Comets grow their distinctive fuzzy comas when their ices warm up enough to vaporize away into a gaseous cloud surrounding the nucleus. The phenomena obscures the nucleus and brightens the comet — which means that if Comet Bernardinelli-Bernstein was active in even the earliest sightings, scientists had overestimated its size.
It's a common challenge for scientists who focus on studying a comet's nucleus proper, Rosita Kokotanekova, a cometary scientist at the European Southern Observatory who was not involved in the discovery of the new comet, told Space.com. "Comets like to surprise us," she said. "You make the assumption that you're studying the nucleus, but you might be tricked by the surrounding coma."
Calculating the size of an active comet is much more complicated than measuring a bare nucleus, it turns out, so Kokotanekova said she couldn't offer a new size estimate for the comet, beyond that it would be somewhat smaller than the original calculations.
But despite the slightly less superlative size, Comet Bernardinelli-Bernstein remains a stunner, she said — for the very same activity that invalidated the original size estimate. Scientists have only spotted a handful of comets active so far from the sun, where temperatures are still too cold for, say, water ice to turn to vapor, a typical type of cometary activity. Good observations of an active comet so far away could teach scientists about unknown types of cometary antics, she said.
"Usually there we have very few objects that are active, and we catch even fewer," Kokotanekova said. "What's really unique about this object is not its size but how active it is at these large distances and what a great opportunity it gives us to characterize distant activity."
A gift for years to come
Regardless of size and activity, all the scientists agreed that the most exciting aspect of Comet Bernardinelli-Bernstein is how well scientists will be able to study it.
A few different factors make the comet particularly promising. First, given a 2021 discovery and a 2031 close approach to the sun — plus old observations from as early as 2010 — gives scientists a decades-long look at the object that's rare for this class of comet that makes such long journeys.
"Studying long-period comets is more complicated," Kokotanekova said, compared to short-period comets that never stray so far from the sun. "They just pass through the solar system, we catch them quite late on, and then we study them for a brief period. And then they're gone forever."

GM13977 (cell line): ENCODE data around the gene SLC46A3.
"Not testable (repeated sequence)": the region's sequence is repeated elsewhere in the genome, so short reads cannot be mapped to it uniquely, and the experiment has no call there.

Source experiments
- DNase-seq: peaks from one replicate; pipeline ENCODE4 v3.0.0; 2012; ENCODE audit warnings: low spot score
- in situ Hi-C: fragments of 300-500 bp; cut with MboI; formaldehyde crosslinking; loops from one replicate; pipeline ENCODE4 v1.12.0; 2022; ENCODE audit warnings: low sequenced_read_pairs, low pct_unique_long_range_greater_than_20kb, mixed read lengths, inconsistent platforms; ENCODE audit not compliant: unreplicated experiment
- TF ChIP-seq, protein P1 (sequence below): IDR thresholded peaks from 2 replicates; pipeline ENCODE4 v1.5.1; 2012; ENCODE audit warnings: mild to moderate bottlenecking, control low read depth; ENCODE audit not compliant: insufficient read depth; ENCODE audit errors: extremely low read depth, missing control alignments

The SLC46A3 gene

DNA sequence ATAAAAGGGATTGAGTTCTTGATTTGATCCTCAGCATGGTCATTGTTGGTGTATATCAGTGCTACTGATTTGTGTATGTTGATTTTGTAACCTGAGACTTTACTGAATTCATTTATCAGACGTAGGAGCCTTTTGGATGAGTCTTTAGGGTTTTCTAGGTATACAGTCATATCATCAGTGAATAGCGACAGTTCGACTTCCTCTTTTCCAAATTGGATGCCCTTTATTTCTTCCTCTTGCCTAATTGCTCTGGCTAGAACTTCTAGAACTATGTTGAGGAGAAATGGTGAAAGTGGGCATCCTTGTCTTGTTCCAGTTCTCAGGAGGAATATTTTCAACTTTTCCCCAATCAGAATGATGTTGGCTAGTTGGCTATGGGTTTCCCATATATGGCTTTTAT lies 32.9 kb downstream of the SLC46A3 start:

And much of Comet Bernardinelli-Bernstein's journey, scientists will have practically continuous views, thanks to the Vera C. Rubin Observatory in Chile scheduled to begin observing in 2023. That facility will survey the southern sky once every three days, offering astronomers an impeccably detailed view of how the comet changes as it approaches the sun.
"We're going to get an entire movie of this object as it evolves and comes inward," Schwamb said. Kokotanekova hopes that, in particular, the movie will teach astronomers what types of activity turn on and at what distances from the sun.
Although they didn't set out to find such an important comet, both Bernardinelli and Bernstein said that their unexpected discovery this summer has given them a new appreciation for the dirty iceballs rattling around the outer solar system.
"I will still have my day job, I think, of cosmology," Bernstein said. But still, "it's been enjoyable, I've really learned a lot about comets."
For Bernardinelli, however, the chance encounter with the comet that now carries his name may change his own scientific trajectory, he said. "I had never thought too hard about comets before, and as I move on to the postdoc stage I get to expand the types of things that I do, so I'm definitely considering branching into comets more."
Email Meghan Bartels at firstname.lastname@example.org or follow her on Twitter @meghanbartels. Follow us on Twitter @Spacedotcom and on Facebook.
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Meghan is a senior writer at Space.com and has more than five years' experience as a science journalist based in New York City. She joined Space.com in July 2018, with previous writing published in outlets including Newsweek and Audubon. Meghan earned an MA in science journalism from New York University and a BA in classics from Georgetown University, and in her free time she enjoys reading and visiting museums. Follow her on Twitter at @meghanbartels.